Iran has warned the United Nations against implementing the West’s “instructions” to conduct a so-called investigation in the context of Security Council Resolution 2231 to assess the type of unmanned aerial vehicles allegedly used in the current conflict in Ukraine.
The United States and its European allies have in recent months accused Iran of providing Russia with drones to be used in the war in Ukraine.
The anti-Iran claims first emerged in July, with US National Security Advisor Jake Sullivan alleging that Washington had received “information” indicating that the Islamic Republic was preparing to provide Russia with “up to several hundred drones, including weapons-capable UAVs on an expedited timeline” for use in the war in Ukraine.
Both Iran and Russia have in the past vehemently denied the allegations.
Iran’s ambassador and permanent representative to the United Nations Amir Saeed Iravani on Monday sent a letter to the UN Secretary-General Antonio Guterres, President of the Security Council Michel Xavier Biang and Facilitator for the implementation of Security Council Resolution 2231 (2015) Fergal Mythen regarding the allegations, saying the “resolution itself provides no legal basis for such an investigation.”
“Iran cautions the Secretariat against conducting such an illegal investigation or engaging in any activity that advances and implements the Western States’ ‘instructions’ and urges the secretary general to prevent the conduct of any such flawed tasks by the Secretariat [and] refrain from reporting on such irrelevant requests and unsubstantiated claims in his subsequent report on the implementation of Resolution 2231,” Iravani said.
He categorically rejected all accusations against Iran contained in the letters sent by the E3 – France, Germany, and Britain – and Northern Ireland to the president of the Security Council as well as those raised by its certain members and non-members.
“It is ironic that these countries, particularly the three permanent members of the Security Council, accuse Iran of violating a specific paragraph of Security Council Resolution 2231, while they continue to be in flagrant violation of all their explicit legal obligations under that same resolution,” he said.
He also pointed out that the United States’ illegal withdrawal from the 2015 nuclear deal, formally known as the Joint Comprehensive Plan of Action (JCPOA), is in material breach of the peremptory norms of international law, the UN Charter and Security Council Resolution 2231.
“The authors of the aforesaid letters have desperately made every effort, including through disseminating unsubstantiated, undocumented, and erroneous information, raising inaccurate assumptions as well as resorting to totally flawed, arbitrary, and misleading interpretations of Security Council Resolution 2231, to establish an entirely artificial linkage between that resolution and the use of unmanned aerial vehicles in the ongoing conflict in Ukraine so as to seemingly justify their unfounded claims against my country,” the Iranian envoy wrote.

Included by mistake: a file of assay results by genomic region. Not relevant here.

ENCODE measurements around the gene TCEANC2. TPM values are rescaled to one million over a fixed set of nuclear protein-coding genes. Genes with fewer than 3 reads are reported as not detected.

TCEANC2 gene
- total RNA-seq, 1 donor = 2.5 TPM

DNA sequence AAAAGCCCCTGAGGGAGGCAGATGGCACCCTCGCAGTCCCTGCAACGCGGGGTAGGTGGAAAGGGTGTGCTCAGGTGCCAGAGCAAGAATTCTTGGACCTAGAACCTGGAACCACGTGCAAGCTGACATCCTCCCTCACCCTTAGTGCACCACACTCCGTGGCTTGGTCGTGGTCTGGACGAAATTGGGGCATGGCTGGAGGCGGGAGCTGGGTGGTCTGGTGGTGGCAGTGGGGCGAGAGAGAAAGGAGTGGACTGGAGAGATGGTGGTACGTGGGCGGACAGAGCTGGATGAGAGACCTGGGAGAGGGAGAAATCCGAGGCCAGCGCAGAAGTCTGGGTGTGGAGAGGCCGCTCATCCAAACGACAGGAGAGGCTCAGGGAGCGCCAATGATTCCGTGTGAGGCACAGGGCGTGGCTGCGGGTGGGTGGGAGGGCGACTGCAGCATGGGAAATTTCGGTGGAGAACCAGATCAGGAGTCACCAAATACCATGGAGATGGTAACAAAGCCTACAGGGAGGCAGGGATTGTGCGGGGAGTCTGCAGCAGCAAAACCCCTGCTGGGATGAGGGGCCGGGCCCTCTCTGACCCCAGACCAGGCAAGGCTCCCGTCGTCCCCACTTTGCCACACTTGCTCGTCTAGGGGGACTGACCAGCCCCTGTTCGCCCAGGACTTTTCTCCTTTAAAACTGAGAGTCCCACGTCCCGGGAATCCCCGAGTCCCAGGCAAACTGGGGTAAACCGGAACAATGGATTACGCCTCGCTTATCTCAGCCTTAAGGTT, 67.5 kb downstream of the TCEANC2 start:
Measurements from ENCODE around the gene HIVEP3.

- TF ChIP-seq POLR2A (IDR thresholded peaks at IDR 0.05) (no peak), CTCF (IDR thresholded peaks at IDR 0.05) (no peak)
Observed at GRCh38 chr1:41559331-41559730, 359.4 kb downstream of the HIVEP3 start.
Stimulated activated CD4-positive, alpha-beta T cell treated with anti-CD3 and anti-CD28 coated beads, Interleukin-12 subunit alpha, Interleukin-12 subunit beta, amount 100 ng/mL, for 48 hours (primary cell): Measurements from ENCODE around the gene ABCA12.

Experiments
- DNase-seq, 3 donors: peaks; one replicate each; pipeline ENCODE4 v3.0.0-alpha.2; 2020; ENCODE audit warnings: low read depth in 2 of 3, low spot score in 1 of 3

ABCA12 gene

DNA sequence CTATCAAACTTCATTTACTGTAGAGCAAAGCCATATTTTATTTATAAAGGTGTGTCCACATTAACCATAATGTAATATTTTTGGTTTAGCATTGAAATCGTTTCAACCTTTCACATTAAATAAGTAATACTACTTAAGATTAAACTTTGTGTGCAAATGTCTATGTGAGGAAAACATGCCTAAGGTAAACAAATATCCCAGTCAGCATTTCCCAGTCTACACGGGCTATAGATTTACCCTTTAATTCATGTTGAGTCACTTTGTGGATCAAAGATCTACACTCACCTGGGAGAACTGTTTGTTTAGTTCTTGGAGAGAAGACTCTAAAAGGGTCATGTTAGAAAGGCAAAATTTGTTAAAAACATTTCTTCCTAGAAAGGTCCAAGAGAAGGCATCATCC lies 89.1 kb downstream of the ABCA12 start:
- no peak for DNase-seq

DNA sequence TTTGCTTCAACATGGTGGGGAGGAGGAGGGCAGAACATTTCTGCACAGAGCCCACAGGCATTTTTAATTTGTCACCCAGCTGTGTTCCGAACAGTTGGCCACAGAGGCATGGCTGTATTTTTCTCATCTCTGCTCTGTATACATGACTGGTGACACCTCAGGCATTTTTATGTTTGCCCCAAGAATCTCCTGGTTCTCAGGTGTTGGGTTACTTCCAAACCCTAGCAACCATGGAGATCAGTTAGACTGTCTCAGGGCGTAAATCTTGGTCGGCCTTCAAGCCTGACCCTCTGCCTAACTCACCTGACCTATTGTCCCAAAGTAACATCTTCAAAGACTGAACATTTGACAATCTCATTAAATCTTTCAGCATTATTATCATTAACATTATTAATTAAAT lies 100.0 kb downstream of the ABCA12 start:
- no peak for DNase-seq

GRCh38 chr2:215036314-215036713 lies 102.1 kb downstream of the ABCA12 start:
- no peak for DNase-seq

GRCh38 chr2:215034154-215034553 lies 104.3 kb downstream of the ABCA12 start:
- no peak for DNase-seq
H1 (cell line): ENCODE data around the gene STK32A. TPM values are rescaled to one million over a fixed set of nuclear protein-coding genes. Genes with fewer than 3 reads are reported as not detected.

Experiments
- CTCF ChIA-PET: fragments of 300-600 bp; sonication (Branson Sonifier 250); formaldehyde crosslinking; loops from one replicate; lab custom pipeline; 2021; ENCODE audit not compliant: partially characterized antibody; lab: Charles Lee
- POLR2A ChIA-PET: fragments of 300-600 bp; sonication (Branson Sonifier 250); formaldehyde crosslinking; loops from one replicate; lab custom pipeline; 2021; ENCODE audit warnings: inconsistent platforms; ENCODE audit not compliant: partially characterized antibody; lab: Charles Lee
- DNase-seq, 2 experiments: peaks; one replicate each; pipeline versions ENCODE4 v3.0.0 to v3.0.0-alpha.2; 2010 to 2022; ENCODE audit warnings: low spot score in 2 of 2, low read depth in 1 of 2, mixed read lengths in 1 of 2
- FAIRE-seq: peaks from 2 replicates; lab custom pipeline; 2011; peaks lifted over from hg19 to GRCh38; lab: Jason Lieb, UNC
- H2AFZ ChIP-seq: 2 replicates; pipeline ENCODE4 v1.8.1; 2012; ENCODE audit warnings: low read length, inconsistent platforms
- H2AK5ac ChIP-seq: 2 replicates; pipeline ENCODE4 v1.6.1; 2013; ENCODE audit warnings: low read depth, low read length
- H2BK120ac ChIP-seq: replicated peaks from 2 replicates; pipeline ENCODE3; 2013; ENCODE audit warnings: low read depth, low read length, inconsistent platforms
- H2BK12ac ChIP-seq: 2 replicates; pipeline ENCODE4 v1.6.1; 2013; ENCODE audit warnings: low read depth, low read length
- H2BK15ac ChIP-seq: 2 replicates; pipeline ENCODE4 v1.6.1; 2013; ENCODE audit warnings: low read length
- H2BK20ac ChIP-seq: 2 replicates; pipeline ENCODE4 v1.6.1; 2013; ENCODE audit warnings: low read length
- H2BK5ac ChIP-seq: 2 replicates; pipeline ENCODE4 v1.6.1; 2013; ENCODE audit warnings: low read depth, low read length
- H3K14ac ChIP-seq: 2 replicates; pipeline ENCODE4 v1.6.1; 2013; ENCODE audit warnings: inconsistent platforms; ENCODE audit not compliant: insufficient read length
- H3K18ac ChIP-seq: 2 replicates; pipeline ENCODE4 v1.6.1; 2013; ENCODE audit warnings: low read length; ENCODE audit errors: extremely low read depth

He argued that the wording, references, and requests in the aforementioned letters, even in the letter from Ukraine’s permanent representative, are “nearly identical, proving beyond a shadow of a doubt that this is a cunningly orchestrated attempt to advance the authors’ political agenda.”
He also emphasized that the restrictions specified in Resolution 2231 “officially terminated” on October 18, 2020, saying, “Since then, none of Iran’s ‘supply, sale, or transfer of arms or related material’ to other countries fall within Resolution 2231.”
Iravani further said any misuse of the functions described in Resolution 2231 for conducting the so-called “investigation” requested would be “illegal and in clear violation of the Secretariat’s mandate,” adding, “Furthermore, any findings resulting from such an illegal investigation would be null and void.”
Meanwhile, the anti-Iran allegations come while the United States and its European allies have since the onset of the conflict in Ukraine been providing Kiev with an assortment of arms and weapons, fanning the flames of war in the ex-Soviet republic.
Iran’s Foreign Minister Hossein Amir-Abdollahian said on Monday that the country is ready to discuss Western countries’ allegations about exporting drones to Russia in a joint session with Ukrainian officials.
In response to Western countries’ claims about Iran selling drones and other military equipment to Russia to be used against Ukraine, he said, “We have not sold and will not sell any weapons and drones to be used in the war against Ukraine, and cooperation between Iran and Russia will continue without having anything to do with the Ukraine war.”